For reading the entire article, please refer to:
A. Aquili, Energy communities: the evolution of the European and national regulatory framework, Law and Society Review, Editoriale Scientifica Srl, 4, 2022, pp. 799-842.



[1] P. Caputo, Importanza della risorsa biomassa nella pianificazione energetica e per lo sviluppo locale. Analisi di alcune esperienze in Nord Italia e possibili scenari evolutivi in Archivio di studi urbani e regionali”, 2021, 131, 186 ss.

[2] N. Braga, Progetti per la transizione energetica: caso di studio relativo ad una centrale di teleriscaldamento associata ad impianto fotovoltaico inserito in Comunità Energetica Rinnovabile, in Università degli Studi di Padova – Dipartimento di Agronomia, Animali, Alimenti, Risorse Naturali e Ambiente e Dipartimento Territorio e Sistemi Agro-Forestali, 2021.

[3] La Corte dei conti italiana definisce fonti rinnovabili: «quelle forme di energia generate da fonti, che per la loro caratteristica intrinseca, si generano o non sono esauribili, ed il cui utilizzo non pregiudica le risorse per le generazione future (…) contrapponendosi a quelle che necessitano di lunghi periodi di formazioni, essendo presenti in riserve esauribili nella scala dei tempi umani». Cfr. Relazione della Corte dei conti, Sezione di controllo per gli affari comunitari ed internazionali, delibera 20 gennaio 2012, n. 1 su «Energie rinnovabili, risparmio ed efficienza energetica nell’ambito della politica di coesione socio-economica dell’Unione europea». M. Romeo, Produzione di agroenergie, autoconsumo collettivo e comunità energetiche, in Diritto e giurisprudenza agraria, alimentare e dell’ambiente, 2021, 4.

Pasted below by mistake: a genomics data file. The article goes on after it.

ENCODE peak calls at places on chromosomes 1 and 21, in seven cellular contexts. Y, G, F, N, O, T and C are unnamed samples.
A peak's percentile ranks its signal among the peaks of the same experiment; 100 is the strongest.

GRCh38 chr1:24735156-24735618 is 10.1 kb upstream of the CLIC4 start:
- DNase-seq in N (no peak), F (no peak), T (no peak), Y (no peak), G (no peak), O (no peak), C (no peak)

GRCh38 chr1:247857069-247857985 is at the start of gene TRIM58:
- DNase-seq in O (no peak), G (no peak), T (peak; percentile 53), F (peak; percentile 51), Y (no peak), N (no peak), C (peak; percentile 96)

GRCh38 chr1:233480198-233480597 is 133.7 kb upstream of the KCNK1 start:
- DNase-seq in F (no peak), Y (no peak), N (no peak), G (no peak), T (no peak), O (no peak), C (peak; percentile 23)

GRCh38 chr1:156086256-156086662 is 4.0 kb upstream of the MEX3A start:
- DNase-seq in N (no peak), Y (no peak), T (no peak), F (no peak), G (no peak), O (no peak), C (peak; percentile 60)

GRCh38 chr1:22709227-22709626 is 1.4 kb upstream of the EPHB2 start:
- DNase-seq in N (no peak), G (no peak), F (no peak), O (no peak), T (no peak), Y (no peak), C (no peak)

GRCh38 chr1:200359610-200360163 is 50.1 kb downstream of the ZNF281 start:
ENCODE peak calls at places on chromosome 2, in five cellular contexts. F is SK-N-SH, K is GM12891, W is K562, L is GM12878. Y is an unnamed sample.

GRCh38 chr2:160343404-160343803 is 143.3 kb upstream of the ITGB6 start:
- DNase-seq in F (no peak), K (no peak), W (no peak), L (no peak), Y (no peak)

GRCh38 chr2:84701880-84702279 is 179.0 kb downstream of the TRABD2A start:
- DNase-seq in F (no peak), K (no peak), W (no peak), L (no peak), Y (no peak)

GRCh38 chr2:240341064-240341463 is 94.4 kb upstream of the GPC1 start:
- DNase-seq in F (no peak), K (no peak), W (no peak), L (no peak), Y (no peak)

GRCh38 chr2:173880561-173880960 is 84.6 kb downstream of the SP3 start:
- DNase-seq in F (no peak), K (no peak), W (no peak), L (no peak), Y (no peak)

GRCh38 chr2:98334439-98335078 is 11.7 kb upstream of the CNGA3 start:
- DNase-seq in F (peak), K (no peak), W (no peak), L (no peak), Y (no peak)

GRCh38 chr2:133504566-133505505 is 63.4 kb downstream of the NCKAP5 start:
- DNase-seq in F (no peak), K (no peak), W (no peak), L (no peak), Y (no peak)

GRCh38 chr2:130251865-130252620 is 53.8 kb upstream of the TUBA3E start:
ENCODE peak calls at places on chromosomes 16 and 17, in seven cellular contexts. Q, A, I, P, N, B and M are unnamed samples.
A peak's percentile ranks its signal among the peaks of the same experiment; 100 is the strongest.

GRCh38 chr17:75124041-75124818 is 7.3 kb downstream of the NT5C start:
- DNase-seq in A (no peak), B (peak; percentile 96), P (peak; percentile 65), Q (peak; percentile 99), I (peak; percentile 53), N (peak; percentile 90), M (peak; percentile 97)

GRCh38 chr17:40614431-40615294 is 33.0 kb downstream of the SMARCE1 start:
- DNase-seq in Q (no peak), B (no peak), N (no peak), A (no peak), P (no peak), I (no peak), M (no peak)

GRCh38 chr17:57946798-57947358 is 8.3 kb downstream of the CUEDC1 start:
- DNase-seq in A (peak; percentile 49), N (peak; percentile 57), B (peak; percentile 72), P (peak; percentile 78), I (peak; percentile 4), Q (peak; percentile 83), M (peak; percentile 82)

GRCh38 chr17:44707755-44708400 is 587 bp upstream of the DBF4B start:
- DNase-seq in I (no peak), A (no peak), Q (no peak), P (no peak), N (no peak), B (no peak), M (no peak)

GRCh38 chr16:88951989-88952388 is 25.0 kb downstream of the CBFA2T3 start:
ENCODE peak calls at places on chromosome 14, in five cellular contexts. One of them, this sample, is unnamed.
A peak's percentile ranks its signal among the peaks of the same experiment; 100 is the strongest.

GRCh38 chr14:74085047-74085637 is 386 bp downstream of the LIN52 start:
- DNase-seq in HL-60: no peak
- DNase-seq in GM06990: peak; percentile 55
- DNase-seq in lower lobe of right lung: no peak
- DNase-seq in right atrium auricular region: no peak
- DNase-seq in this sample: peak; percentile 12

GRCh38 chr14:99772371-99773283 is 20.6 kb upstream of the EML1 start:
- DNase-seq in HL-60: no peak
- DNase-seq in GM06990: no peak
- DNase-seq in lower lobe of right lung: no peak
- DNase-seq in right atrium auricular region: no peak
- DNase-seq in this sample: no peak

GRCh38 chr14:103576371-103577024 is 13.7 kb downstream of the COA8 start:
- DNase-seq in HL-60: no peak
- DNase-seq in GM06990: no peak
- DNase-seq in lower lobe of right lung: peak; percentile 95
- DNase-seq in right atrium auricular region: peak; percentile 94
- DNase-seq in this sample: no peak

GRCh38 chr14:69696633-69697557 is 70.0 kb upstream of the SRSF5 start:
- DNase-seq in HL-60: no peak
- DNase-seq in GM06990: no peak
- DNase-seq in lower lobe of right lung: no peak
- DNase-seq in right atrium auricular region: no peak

Sono considerate energie da fonti rinnovabili: «l’energia eolica, solare (eliotermica e fotovoltaico) e geotermica, da calore ambientale, mareomotrice, del moto ondoso e altre forme di energia marina, energia idroelettrica, energia della biomassa, dei gas di discarica, dei gas residuati dai processi di depurazione e biogas». Cfr. Art. 31 punto 1) direttiva (UE) 2019/944 del Parlamento europeo e del Consiglio del 5 giugno 2019 relativa a norme comuni per il mercato interno dell’energia elettrica e che modifica la direttiva 2012/27/UE. 

[4] F. Vetrò, Sviluppo sostenibile, transizione energetica e neutralità climatica. Profili di governance: efficienza energetica ed energie rinnovabili nel “nuovo ordinamento” dell’energia, in Riv. ital. dir. pubbl. com., 1, 2022, 56 ss.

[5] S.R. Foster, C. Iaione, Co-cities Innovative Transitions toward just and self-sustaining Communities, MIT Press, 2022.